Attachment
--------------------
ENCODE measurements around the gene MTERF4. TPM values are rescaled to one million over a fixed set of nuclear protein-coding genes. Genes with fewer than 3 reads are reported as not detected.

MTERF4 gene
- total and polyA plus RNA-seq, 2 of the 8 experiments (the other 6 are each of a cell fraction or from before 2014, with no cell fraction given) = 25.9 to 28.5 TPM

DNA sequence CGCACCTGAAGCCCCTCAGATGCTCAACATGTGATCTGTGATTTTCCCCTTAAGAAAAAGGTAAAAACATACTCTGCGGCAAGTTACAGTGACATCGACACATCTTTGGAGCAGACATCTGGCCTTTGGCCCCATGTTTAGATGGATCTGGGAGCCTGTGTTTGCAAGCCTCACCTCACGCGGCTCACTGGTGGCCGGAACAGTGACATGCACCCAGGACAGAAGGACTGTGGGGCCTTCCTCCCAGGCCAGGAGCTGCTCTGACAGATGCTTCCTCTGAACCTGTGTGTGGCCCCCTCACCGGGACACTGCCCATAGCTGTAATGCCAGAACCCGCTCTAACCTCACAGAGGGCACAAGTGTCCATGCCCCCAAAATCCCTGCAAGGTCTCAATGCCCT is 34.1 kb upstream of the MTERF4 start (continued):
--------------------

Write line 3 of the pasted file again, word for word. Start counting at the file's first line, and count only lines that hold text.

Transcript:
- total and polyA plus RNA-seq, 2 of the 8 experiments (the other 6 are each of a cell fraction or from before 2014, with no cell fraction given) = 25.9 to 28.5 TPM